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Exams and Signs

Historical Overview

  • In 1932, Rouviere first described the involvement of elbow or epitrochlear lymph nodes in Hodgkin disease.1  


  • The lymph node elbow test checks for Hodgkin disease or non-Hodgkin lymphoma in the elbow.
  • In rare cases, T cell lymphoma deposits may also be found in muscle or tendon of the forearm.2


  • The lymph node elbow test can help diagnose a viral infection, Hodgkin disease, non-Hodgkin lymphoma or cutaneous melanoma.3
  • Lymph nodes in the axilla may temporarily swell and become tender after a collagenase injection for Dupuytren’s disease.4


  1. Obtain an accurate and complete patient history, including any family history of cancer. Ask the patient to rate on a scale from 1 to 10 how much pain s/he usually experiences in the affected elbow.
  2. Check for a deposit or mass on the lymph node near the elbow.
  3. Measure the size of any visible mass. If it exceeds 5 cm, it could be potentially malignant.
  4. Examine the contralateral elbow.


  • Check for swelling and changes in range of motion (ROM) of the elbow.
  • Also check for swelling in the forearm.2

Related Signs and Tests

  • Mass tenderness
  • ROM, active
  • Lymph node biopsy
  • Color-Doppler ultrasound3
  • Magnetic resonance imaging (MRI) with contrast5

Presentation Photos and Related Diagrams
Axillary Sentinel Node Biopsy
  • Imaging after injection for a sentinel node biopsy of patient with a subungual melanoma left long finger. Note uptake in left axilla.
    Imaging after injection for a sentinel node biopsy of patient with a subungual melanoma left long finger. Note uptake in left axilla.
Definition of Positive Result
  • A positive result occurs when a lymph node is palpable at the elbow.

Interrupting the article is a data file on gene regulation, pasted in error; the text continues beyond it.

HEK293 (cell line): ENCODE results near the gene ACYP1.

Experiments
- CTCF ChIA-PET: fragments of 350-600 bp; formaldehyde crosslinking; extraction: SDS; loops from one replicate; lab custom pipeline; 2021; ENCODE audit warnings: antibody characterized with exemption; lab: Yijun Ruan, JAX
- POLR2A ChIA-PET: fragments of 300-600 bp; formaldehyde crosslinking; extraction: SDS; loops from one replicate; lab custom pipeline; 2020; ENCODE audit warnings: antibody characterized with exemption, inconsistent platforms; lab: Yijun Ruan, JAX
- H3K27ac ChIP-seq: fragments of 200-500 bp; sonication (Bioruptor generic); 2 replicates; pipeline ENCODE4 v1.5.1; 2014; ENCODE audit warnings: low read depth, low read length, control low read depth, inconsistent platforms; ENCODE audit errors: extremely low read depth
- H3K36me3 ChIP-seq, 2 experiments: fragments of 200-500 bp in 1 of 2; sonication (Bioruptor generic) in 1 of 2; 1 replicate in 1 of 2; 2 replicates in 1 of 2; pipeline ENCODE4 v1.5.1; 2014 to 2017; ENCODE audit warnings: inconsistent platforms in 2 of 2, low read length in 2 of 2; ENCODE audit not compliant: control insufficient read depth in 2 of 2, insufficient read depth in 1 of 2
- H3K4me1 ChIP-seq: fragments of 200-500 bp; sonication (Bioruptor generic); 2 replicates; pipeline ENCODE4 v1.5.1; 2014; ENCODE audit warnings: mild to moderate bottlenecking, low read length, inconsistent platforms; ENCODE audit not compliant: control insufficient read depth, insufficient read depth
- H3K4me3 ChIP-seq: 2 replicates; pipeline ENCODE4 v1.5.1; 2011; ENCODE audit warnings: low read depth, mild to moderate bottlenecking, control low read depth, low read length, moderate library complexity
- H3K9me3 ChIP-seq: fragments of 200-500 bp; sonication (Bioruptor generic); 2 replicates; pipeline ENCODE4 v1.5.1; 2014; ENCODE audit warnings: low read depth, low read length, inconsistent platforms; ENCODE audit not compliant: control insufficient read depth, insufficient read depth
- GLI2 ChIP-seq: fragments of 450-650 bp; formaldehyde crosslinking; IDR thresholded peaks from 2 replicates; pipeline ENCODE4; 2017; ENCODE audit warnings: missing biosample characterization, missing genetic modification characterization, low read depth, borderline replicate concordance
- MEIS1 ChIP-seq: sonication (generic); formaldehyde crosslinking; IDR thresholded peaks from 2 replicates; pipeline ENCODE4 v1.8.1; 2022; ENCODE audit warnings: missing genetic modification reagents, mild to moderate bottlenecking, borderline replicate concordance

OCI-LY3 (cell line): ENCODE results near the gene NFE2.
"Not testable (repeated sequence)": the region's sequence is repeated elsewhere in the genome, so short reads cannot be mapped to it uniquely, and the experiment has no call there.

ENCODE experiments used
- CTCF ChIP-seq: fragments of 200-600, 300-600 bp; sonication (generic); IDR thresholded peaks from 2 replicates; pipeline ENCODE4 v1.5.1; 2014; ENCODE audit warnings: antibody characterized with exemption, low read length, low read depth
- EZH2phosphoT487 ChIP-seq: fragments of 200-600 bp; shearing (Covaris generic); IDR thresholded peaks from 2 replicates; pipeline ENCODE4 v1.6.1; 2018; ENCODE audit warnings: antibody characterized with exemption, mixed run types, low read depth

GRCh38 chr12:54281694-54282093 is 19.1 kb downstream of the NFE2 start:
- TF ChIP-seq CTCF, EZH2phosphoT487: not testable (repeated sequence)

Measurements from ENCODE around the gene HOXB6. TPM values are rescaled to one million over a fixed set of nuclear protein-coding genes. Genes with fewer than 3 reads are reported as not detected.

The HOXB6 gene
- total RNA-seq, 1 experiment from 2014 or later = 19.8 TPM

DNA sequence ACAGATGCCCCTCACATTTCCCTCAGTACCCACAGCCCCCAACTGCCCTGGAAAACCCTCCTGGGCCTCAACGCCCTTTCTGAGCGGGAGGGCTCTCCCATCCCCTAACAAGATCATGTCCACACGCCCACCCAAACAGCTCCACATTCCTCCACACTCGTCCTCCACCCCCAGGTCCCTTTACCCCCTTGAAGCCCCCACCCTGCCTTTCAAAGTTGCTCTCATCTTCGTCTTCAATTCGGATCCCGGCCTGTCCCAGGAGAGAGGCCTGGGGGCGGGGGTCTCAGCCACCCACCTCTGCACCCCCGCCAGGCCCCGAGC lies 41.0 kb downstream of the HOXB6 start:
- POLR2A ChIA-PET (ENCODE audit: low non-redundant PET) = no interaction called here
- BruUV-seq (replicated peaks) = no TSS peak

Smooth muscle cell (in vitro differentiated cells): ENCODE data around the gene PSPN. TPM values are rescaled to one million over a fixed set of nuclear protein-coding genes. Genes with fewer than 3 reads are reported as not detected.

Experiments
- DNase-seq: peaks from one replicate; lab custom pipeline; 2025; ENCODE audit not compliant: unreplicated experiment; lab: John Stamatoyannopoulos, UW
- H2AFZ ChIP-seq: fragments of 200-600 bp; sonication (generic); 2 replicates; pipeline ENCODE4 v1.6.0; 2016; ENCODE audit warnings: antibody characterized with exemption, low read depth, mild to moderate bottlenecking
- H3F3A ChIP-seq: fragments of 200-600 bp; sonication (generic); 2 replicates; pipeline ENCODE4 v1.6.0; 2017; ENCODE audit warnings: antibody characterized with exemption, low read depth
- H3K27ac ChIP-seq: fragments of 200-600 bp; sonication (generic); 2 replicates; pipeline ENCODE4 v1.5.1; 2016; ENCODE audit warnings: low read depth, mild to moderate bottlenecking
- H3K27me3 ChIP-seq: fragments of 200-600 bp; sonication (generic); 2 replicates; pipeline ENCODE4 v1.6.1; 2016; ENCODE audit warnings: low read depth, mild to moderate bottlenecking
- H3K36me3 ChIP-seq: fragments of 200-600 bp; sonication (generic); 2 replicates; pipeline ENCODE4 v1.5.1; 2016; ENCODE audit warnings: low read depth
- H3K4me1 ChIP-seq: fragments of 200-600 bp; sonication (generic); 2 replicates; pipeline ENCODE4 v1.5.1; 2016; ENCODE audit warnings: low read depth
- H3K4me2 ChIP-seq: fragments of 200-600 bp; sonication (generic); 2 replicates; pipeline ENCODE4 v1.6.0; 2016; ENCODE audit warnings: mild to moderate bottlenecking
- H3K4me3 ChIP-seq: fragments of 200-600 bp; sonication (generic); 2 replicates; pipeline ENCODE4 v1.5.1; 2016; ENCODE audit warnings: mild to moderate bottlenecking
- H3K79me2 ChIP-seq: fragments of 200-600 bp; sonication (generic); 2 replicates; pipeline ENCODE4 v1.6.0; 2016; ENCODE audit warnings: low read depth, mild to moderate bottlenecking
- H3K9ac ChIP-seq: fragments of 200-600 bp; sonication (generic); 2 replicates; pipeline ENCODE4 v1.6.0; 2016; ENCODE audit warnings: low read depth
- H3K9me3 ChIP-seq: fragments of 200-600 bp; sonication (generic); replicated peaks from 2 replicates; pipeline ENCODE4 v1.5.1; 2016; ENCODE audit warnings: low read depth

Definition of Negative Result
  • A negative result when a lymph node is not palpable at the elbow. 
Comments and Pearls
  • In cases of Hodgkin disease involving the elbow, patients may be treated with radiation therapy.7
  • Operative treatments for cutaneous melanoma may include lymphadenectomy.
  • When a patient experiences musculoskeletal symptoms without a distinct rheumatic pattern, it is important to rule out malignancies. If there is a presence of high lactic dehydrogenase (LDH) or alpha-HBDH levels and raised erythrocyte (ESR) or C-reactive protein (CRP) value, more tests for cancer should be done.6
Diagnoses Associated with Exams and Signs
  1. Yardimci VH, Yardimci AH. An unusual first manifestation of Hodgkin Lymphoma: epitrochlear lymph node involvement: a case report and brief review of literature. J Investig Med High Impact Case Report 2017;5(2) Epub. PMID: 28508005
  2. Ellstein J, Xeller C, Fromowitz F, et al. Soft tissue T cell lymphoma of the forearm: A case report. J Hand Surg Am 1984;9(3):346-50. PMID: 6609953
  3. Catalano O, Nunziata A, Saturnino PP, et al. Epitrochlear lymph nodes: Anatomy, clinical aspects, and sonography features. Pictorial essay. J Ultrasound 2010;13(4):168-74. PMID: 23397026
  4. Hurst LC, Badalamente MA, Hentz VR, et al. Injectable collagenase clostridium histolyticum for Dupuytren’s contracture. N Engl J Med 2009;361(10):968-79. PMID: 19726771
  5. Culp R, Jacoby S. Musculoskeletal Examination of the Elbow, Wrist and Hand: Making the Complex Simple. New Jersey: SLACK Incorporated, 2012
  6. Trapani S, Grisolia F, Simonini G, et al. Incidence of occult cancer in children presenting with musculoskeletal symptoms: a 10-year survey in a paediatric rheumatology unit. Semin Arthritis Rheum 2000;29(6):348-59. PMID: 10924020
  7. Chang BK, Backstrand KH, Ng AK, et al. Significance of epitrochlear lymph node involvement in Hodgkin disease. Cancer 2001;91(7):1213-8. PMID: 11283919
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